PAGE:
Choice Review

This is historical fiction, an exercise many historians find frustrating. The author's interest in enlarging his story drives expanded discursions from the central focus, while his confusing documentation leaves him open to scholarly questions. The rope of this story has been shaken too far if keeping the historical investigation narrowed were the author's goal. Extended digressions about Bishop Henry Whipple, Colonel Henry Hastings Sibley, and General John Pope repeatedly push the reader's patience. More about leaders like Little Crow, his peoples, or even Presbyterian missionary Thomas Williamson (still revered among the Sioux), with less about self-serving captive Sarah Wakefield, would be an improvement. The intrusive Black Hawk War tale, with its incredulous, novelistic story about Lincoln-Little Crow parallel lives, unnecessarily attempts to dramatize a study where the spotlight should remain on the three dozen plus two doomed warriors. The attempt to incorporate Civil War events is also strained, largely because Berg thinks he should forward his descriptions of slaughter pens like Fredericksburg and Antietam. Repeated minutiae about them are well known, but far too little is known about the sorrows that crushed the Minnesota Sioux. Only for ardent fans of fictionalized history or popularized treatments of the Indian Wars. Summing Up: Recommended. Public libraries. J. H. O'Donnell III emeritus, Marietta College

Booklist Review

The first large-scale military conflict with the so-called Sioux Nation did not occur after the Civil War nor take place on the buffalo-laden Great Plains. In 1862, the various bands of the Dakota, or eastern Sioux, fed up with broken treaties and the delay of promised annuities, rose up in an orgy of violence that terrorized white settlements in Minnesota. When it was suppressed, hundreds of settlers and Dakota were dead, the Dakota were forcibly relocated, and 38 leaders of the rebellion were executed in a mass hanging. As Berg indicates, the grievances and the clumsy, confused, and vindictive responses of the military and federal government set a pattern for the further tragedies that characterizes the wars against the Plains Indians. Although Berg's sympathies are clearly with the Dakota, he avoids preaching and strives successfully to present a balanced narrative of the conflict while providing excellent portrayals of some of the key participants. This is a valuable but understandably depressing account of an obscure but important episode in our history.--Freeman, Jay Copyright 2010 Booklist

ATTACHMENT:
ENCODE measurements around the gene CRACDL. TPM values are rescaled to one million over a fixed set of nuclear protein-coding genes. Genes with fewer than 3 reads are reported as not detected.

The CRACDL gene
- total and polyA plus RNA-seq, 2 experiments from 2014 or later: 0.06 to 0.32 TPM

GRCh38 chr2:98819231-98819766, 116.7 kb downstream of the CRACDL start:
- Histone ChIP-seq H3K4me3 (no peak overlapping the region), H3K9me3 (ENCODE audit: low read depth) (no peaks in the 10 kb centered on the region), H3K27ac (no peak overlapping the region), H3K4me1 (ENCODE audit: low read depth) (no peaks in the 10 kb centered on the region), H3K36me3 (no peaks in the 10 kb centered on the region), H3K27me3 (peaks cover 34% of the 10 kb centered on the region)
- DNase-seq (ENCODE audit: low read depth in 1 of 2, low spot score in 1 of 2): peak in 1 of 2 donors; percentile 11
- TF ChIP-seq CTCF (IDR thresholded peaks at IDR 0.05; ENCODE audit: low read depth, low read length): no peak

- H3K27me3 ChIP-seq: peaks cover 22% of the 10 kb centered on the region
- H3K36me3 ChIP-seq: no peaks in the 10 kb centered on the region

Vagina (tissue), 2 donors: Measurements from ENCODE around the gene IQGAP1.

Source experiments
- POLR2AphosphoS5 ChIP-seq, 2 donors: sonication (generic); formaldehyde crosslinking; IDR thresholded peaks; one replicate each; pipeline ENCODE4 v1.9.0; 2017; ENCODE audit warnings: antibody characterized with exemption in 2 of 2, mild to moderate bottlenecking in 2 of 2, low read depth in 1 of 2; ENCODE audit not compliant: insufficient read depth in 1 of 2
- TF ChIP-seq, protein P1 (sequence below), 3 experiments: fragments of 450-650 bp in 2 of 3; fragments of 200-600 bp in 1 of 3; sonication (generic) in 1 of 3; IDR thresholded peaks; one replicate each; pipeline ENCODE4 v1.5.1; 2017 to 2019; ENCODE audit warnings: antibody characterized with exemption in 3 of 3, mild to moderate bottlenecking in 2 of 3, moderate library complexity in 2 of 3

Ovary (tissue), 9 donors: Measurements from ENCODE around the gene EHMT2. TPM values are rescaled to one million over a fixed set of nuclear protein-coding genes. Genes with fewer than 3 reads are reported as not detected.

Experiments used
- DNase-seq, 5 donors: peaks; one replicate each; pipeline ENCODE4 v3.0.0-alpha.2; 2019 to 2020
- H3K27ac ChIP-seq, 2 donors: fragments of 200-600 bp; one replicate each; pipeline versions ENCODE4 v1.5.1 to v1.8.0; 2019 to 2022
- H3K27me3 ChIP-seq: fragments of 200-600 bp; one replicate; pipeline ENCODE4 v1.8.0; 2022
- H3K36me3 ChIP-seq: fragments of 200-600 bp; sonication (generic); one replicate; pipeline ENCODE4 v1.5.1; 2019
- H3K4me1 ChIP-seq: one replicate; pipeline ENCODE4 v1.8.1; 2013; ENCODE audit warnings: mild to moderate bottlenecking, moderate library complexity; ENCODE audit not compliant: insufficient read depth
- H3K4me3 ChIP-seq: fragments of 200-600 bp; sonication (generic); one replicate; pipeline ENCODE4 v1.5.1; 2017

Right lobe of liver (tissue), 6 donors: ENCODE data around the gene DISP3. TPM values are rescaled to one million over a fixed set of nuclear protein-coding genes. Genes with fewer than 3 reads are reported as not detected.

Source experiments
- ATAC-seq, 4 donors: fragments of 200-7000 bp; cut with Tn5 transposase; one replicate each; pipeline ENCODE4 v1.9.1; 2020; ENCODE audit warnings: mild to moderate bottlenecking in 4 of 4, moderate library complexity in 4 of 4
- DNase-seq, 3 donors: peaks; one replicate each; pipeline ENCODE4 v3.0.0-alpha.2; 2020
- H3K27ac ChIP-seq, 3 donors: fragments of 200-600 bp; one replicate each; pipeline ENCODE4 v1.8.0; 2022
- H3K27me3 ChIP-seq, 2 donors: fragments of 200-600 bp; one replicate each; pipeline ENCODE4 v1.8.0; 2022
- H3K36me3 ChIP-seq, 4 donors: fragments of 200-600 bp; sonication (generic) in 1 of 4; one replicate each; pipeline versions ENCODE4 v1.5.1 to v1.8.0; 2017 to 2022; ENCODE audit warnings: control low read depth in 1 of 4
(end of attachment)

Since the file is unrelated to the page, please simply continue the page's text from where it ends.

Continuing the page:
Library Journal Review

Enraged by decades of land cessions and treaty violations, a group of Dakota Sioux warriors murdered five settlers in Minnesota on August 17, 1862. The event sparked the Dakota War of 1862, an extremely violent conflict that ended with the defeat of the Native Americans at the Battle of Wood Lake on September 23. While Berg (Grand Avenues: The Story of Pierre Charles L'Enfant, the French Visionary Who Designed Washington, DC) does an admirable job of detailing the conflict, the strength of the work is in his account of how military tribunals were used to convict native warriors for warring against the United States without allowing the warriors any semblance of legal rights. Although more than 300 warriors received the death penalty, President Lincoln commuted the sentence of 265 of the condemned. The remaining 38, who were accused of rape and murder, perished in the largest mass execution in U.S. history. VERDICT This fascinating book examines the opening salvo in the U.S. conquest of the Great Plains and is highly recommended for all readers.-John Burch, Campbellsville Univ., Lib., KY (c) Copyright 2012. Library Journals LLC, a wholly owned subsidiary of Media Source, Inc. No redistribution permitted.